NEW YORK (
TheStreet) -- Testifying before the Senate Banking Committee this week,
Federal Reserve Chairwoman Janet Yellen cherry-picked data on inflation by noting prices are up less than the Fed's target of 2%.
The Labor Department's consumer price index has accelerated since March and was up 4.2% in May.
On Tuesday, it will release June data, and although the numbers may not be quite so high, they likely will show inflation continued above 3%. Once inflation gets out of control, history has shown it is difficult to contain without a steep and painful recession.
Congress recognizes these dangers, and Yellen's cognitive dissonance will add new life to legislative proposals to rein in the Fed's independence.
Why Is USO -- the Oil ETF -- Outperforming the Price of Oil?
Buy U.S. Bonds and Europeans Stocks for the Second Half of 2014
eBay Is Smartly Treating StubHub Like Uber
A bill under consideration would require the Fed to submit to Congress a detailed strategy or rule for the Fed's policy instruments -- for example, targets for money supply growth, lending rates to banks, etc. -- and essentially handcuff quick Fed responses to emerging crises.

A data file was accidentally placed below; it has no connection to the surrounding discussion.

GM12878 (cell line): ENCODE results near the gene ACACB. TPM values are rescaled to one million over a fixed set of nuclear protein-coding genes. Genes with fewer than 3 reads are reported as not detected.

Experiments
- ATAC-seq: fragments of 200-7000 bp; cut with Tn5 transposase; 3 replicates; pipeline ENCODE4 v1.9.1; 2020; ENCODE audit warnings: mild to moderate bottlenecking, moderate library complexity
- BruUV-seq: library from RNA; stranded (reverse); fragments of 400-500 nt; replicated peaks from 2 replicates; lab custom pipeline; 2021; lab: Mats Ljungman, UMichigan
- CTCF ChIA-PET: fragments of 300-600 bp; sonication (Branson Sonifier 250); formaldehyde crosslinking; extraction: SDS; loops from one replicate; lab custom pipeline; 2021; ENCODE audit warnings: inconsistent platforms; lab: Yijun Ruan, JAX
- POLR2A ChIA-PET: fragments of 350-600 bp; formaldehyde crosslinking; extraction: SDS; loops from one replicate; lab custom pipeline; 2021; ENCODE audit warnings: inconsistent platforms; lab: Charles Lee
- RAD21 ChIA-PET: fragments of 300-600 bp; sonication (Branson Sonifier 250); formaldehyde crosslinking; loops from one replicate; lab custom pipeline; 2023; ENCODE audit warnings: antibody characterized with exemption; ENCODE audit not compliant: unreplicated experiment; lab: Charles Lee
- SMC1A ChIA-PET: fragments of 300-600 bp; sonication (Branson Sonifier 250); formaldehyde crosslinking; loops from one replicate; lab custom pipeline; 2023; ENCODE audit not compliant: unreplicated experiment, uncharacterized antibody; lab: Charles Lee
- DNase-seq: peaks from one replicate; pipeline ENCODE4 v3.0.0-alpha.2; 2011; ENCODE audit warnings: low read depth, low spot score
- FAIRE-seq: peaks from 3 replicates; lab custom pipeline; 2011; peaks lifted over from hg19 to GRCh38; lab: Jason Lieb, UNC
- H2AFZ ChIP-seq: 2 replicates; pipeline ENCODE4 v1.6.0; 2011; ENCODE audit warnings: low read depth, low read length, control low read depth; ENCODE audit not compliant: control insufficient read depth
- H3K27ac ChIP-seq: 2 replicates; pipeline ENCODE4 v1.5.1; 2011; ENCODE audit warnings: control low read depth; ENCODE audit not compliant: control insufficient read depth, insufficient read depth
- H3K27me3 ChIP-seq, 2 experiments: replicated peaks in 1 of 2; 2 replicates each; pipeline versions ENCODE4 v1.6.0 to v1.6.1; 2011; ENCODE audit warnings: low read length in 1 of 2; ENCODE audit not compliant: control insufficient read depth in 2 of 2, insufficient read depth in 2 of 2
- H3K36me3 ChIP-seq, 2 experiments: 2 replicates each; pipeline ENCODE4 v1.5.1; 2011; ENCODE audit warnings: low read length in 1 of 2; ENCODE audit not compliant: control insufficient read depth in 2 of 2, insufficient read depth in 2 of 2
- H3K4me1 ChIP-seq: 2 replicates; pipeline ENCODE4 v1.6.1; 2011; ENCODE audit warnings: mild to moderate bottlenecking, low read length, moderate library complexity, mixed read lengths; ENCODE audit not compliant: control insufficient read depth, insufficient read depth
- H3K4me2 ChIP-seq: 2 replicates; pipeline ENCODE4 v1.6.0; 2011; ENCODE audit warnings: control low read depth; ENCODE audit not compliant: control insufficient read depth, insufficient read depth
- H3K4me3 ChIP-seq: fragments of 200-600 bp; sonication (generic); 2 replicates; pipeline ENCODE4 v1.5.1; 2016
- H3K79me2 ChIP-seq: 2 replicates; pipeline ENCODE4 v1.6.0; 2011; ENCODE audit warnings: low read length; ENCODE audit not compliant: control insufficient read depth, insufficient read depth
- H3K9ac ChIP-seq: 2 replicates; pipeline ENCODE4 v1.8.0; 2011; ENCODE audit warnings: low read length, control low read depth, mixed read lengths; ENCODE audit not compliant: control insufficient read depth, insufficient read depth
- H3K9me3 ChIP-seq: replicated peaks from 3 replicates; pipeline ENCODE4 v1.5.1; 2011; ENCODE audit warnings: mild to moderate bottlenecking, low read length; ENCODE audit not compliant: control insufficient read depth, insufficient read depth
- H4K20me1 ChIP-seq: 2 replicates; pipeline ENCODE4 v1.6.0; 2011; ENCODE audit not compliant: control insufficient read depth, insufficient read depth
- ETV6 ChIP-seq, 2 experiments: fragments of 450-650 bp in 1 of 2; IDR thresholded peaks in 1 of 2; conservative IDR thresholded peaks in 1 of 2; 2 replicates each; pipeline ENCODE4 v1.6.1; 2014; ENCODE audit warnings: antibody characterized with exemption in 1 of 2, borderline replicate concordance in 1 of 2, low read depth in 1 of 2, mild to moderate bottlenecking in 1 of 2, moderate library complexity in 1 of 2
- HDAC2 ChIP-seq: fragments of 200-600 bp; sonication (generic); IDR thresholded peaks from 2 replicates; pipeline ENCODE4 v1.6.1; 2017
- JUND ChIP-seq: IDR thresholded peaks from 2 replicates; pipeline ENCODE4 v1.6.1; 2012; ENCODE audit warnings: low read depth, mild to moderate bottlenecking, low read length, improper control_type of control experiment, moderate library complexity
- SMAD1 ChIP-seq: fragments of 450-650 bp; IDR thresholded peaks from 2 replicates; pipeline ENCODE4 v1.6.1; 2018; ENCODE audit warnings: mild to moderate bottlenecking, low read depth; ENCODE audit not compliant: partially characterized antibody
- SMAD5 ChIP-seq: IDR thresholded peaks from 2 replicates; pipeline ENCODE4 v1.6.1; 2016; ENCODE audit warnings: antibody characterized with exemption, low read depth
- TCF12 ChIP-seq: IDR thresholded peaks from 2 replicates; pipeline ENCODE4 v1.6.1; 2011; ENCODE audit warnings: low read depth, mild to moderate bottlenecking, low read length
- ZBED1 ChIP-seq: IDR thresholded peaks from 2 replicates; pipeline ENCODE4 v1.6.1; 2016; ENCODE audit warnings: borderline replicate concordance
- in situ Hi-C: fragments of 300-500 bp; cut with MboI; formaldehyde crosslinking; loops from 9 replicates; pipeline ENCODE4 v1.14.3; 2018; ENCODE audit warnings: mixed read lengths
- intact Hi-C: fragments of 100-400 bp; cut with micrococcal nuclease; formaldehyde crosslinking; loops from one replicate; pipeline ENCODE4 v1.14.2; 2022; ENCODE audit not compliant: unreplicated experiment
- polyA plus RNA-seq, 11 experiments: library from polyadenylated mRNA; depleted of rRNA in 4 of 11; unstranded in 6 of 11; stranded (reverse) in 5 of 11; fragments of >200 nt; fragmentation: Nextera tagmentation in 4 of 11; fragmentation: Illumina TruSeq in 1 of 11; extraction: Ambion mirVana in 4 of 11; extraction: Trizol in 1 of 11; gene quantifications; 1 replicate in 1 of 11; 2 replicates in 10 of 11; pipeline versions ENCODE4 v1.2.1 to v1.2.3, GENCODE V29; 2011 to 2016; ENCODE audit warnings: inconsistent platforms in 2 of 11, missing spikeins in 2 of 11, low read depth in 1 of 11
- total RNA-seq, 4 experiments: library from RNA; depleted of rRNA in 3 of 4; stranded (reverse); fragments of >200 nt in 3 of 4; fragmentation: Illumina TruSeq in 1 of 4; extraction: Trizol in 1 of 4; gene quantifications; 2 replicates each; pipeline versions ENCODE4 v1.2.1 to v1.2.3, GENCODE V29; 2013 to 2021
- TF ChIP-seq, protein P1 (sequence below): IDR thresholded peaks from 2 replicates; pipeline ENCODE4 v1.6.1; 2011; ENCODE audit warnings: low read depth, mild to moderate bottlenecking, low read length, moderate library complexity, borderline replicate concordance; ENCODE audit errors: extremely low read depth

The Dodd-Frank legislation was intended both to curb destabilizing practices on Wall Street and to permit the Fed to better respond to crises -- for example, the 2008 Lehman Brothers collapse, which in the absence of Fed intervention caused the house of cards that was mortgage backed securities to collapse and ignited the worst financial crisis since the Great Depression.
The Fed's credibility is already suffering greatly from the ill-considered actions of former Chairman Ben Bernanke and former Treasury Secretary Timothy Geithner. Together, they bailed out the biggest financial firms, but largely left top officials, with the exceptions of those seized by the federal government, to continue to find creative ways to gamble and pay themselves outlandish bonuses.